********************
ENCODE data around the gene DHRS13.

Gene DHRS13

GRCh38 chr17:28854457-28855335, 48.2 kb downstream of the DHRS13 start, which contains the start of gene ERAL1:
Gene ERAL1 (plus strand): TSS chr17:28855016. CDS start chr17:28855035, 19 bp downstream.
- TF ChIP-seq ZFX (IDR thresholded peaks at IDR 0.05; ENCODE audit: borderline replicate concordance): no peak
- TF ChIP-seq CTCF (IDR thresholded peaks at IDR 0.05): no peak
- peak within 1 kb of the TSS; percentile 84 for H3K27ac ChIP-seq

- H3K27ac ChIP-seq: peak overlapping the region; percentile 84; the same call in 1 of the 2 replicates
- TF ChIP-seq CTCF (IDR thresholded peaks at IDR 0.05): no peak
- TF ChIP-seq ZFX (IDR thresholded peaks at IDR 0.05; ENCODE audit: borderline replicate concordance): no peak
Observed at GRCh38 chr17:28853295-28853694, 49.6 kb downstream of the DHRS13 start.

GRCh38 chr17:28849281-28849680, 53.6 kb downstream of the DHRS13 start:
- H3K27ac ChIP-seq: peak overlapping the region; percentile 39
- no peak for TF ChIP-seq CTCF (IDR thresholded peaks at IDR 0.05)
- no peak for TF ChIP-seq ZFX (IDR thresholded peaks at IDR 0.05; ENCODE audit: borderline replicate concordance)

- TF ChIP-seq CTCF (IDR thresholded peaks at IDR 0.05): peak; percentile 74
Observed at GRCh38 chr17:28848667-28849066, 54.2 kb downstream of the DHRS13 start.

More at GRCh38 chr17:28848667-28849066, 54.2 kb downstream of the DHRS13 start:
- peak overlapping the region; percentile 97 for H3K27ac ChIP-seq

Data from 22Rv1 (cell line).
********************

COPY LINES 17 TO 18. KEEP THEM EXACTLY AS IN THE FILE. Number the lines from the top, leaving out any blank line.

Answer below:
Observed at GRCh38 chr17:28848667-28849066, 54.2 kb downstream of the DHRS13 start.

More at GRCh38 chr17:28848667-28849066, 54.2 kb downstream of the DHRS13 start: